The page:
Thinking of something for that motorcycle speed junkie in your life for Christmas? John Stein’s self-published, hardcover book, Motorcycle Drag Racing: A History hit the book stores in 2011. This enormous coffee table book covers the full range of motorcycle drag racing history from the earliest days to the modern era.
Because this publication is a coffee-table-book, it is by nature, it’s a pictorial book. It’s heft and overall size lends it to many, many, historical photographs of drag bikes, images taken over a five decade span of time. From drag bike racing’s earliest roots in southern California during the nineteen-fifties, to images captured during the new millennium, the man and the machines are presented for readers enjoyment.
For new comers to the sport of motorcycle drag racing this is a fun read. Whereas most motorcycle magazines today have zero coverage of motorcycle drag racing, few entrants to the sport will have any inkling as to “Who’s Who” in the world or drag bike racing, let alone have any knowledge of where the sport has evolved from. Stein’s book helps address this void.
This is a very large hard cover pictorial jam packed with dozens of photographs in black & white, as well as in color, that give readers a great look at some very historical drag racing figures. Elmer Trett, Vance & Hines, Marion Owens, Joe Smith, Rick Stetson, George Bryce, if you name the racer or bike, you can most often find the combination somewhere in Stein’s publication.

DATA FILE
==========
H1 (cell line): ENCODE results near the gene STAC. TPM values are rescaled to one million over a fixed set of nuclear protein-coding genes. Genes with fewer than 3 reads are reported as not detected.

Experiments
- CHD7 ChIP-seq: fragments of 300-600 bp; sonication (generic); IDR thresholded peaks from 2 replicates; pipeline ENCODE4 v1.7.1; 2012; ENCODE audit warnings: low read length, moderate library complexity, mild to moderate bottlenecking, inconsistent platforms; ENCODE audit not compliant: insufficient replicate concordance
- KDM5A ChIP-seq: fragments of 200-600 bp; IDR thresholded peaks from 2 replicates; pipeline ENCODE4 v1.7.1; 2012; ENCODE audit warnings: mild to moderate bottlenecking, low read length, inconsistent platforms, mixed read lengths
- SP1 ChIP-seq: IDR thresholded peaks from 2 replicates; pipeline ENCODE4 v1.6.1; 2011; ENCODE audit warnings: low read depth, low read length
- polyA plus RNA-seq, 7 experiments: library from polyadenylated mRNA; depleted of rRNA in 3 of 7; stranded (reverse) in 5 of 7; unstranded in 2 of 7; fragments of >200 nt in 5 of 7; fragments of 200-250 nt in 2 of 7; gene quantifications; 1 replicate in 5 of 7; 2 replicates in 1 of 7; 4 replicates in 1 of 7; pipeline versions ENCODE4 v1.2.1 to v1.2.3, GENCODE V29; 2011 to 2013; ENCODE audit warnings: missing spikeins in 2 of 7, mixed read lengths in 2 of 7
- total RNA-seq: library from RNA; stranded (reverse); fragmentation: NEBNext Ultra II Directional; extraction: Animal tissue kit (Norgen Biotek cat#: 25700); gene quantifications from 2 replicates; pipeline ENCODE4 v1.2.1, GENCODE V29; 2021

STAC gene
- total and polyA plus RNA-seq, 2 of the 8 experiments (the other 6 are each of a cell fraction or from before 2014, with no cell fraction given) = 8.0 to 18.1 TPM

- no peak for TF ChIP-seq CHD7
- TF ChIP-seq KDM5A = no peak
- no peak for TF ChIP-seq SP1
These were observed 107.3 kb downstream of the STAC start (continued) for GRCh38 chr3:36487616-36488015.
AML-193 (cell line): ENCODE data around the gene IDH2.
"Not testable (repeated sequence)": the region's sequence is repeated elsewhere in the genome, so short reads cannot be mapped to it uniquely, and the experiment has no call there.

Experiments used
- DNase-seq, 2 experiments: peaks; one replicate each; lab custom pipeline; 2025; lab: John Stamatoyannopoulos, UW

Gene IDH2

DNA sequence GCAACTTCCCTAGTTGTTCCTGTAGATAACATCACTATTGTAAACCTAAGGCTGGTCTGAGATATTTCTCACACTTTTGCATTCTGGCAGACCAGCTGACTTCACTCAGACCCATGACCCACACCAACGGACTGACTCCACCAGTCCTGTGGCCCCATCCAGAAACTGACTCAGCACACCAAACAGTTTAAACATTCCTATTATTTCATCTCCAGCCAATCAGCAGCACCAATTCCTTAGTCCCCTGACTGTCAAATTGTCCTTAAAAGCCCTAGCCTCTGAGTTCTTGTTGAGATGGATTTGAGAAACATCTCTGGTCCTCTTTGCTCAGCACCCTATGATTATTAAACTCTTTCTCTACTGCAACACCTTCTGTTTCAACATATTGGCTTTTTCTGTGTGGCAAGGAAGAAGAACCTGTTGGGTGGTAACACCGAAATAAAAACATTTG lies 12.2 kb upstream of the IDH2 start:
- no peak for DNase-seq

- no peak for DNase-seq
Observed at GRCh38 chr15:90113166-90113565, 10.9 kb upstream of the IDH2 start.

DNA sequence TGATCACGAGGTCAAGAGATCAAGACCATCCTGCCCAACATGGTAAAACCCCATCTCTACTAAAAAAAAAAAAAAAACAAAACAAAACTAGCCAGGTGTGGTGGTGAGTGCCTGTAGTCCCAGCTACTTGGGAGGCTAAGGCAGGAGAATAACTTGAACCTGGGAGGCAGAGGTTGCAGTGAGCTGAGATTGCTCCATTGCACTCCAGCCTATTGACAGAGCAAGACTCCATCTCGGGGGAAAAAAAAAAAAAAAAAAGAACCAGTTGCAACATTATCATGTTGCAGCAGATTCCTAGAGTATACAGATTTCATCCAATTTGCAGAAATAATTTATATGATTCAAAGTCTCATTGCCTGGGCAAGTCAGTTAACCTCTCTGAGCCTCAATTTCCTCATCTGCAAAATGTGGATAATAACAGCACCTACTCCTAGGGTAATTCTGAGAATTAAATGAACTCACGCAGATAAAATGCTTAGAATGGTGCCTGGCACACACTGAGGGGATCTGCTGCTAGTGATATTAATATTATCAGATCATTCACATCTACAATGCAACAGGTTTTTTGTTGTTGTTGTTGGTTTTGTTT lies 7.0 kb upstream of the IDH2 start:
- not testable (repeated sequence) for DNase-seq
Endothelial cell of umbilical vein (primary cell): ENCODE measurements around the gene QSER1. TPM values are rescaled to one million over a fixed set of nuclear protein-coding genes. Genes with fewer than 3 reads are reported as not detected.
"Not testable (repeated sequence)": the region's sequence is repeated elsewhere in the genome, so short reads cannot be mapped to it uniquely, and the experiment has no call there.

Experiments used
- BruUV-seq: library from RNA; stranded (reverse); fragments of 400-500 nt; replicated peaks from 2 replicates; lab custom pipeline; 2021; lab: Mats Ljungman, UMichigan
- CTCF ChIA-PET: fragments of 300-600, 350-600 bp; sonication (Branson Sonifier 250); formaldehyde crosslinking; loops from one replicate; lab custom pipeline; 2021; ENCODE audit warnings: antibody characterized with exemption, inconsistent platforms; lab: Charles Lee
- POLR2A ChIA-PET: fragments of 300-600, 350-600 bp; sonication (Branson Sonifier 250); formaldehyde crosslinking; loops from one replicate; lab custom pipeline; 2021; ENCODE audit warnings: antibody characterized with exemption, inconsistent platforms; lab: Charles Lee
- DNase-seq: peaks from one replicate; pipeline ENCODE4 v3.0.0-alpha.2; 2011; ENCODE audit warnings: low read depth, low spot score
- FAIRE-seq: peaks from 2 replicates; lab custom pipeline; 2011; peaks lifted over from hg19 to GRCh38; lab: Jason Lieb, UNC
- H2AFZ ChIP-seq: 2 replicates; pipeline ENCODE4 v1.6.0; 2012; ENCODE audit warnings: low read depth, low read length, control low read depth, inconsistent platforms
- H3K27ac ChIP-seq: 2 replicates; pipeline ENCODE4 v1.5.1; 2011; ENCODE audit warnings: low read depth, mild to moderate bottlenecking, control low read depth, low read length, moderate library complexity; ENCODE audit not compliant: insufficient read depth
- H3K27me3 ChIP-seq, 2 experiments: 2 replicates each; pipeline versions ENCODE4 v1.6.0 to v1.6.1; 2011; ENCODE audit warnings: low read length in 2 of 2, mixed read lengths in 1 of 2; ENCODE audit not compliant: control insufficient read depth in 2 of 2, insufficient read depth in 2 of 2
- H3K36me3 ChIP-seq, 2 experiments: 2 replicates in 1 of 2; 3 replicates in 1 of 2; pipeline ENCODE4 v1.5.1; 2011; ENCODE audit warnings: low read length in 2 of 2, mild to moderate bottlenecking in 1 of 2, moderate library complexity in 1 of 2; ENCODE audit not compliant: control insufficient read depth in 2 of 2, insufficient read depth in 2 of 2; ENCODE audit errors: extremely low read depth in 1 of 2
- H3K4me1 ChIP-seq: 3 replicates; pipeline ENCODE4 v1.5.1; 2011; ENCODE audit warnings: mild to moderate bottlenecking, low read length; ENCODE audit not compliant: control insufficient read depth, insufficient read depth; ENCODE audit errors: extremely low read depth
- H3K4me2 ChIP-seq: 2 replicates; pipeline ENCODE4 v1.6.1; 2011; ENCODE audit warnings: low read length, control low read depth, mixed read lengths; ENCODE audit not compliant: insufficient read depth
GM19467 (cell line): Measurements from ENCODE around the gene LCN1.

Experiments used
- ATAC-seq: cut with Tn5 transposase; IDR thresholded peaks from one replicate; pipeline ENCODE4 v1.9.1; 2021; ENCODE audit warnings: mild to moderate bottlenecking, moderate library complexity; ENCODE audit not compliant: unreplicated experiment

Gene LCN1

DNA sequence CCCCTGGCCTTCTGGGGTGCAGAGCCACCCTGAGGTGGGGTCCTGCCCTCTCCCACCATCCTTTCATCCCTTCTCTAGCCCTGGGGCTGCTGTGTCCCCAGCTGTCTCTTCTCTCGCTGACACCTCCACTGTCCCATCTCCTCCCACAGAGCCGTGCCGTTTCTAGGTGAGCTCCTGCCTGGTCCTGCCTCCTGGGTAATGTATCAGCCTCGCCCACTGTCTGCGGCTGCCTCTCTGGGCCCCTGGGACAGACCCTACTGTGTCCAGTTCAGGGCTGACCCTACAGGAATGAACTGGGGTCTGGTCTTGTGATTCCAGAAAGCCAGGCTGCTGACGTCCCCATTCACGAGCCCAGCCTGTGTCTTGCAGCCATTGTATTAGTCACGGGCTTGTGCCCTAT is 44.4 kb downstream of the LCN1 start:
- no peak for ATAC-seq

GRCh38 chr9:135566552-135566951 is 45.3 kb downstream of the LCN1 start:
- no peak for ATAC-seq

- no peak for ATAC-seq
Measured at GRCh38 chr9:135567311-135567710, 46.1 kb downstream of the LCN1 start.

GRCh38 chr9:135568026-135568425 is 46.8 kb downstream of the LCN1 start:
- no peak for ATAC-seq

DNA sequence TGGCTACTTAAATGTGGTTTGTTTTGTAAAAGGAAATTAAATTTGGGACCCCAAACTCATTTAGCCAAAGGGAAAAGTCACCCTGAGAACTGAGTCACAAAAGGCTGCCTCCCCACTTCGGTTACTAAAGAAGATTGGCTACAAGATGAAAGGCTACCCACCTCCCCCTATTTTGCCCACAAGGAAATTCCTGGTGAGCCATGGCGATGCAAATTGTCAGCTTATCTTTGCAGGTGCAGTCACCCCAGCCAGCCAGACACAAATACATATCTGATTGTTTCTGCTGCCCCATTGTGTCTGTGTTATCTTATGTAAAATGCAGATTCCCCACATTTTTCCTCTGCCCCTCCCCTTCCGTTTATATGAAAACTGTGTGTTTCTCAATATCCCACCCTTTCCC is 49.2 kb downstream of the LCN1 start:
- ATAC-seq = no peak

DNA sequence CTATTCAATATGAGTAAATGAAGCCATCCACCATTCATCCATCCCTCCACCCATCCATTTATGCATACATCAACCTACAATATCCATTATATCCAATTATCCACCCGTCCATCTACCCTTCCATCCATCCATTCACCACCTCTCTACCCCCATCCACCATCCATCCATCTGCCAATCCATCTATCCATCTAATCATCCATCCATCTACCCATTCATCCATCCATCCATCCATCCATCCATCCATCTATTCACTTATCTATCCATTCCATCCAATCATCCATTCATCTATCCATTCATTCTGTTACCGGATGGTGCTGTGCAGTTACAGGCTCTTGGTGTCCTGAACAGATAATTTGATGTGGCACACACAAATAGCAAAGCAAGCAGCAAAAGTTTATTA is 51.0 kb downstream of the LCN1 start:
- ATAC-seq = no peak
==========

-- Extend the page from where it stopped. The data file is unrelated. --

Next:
Because John’s book addresses close to five decades of drag racing, understandably there are gaps in details. And while I’ve heard more than one drag racing veteran mumble openly about this or that not being in the book, one must understand that a single publication can’t possibly cover all fifty years and hit every detail. It would, and will, take a full motorcycle drag racing museum to do that. You’ll see that one day, but not today, and no single publication can get all covered in one shot.
Mr. Stein’s book is the first honest effort in a hardcover publication at chronicling the story of the sport that refuses to grow up. If motorcycle drag racing had solid racing sanctions with well recorded historical archives to reference, Mr. Stine’s job would have been exponentially easier. As is the case, old magazines are the primary historical archive historians of the sport have to work with and I’ll point out that even the old magazine stories are a bit sketchy, so historical accuracy is sometimes near impossible. Memories of the racers fade, so to does the print of the old news papers.
All in all, John’s book is a great purchase for anyone who has a motorcycle “Go Fast” person in their life. Male or female, if you know someone who’s a speed demon on two wheels, buy them this book as a gift and watch them smile as they flip pages for hours.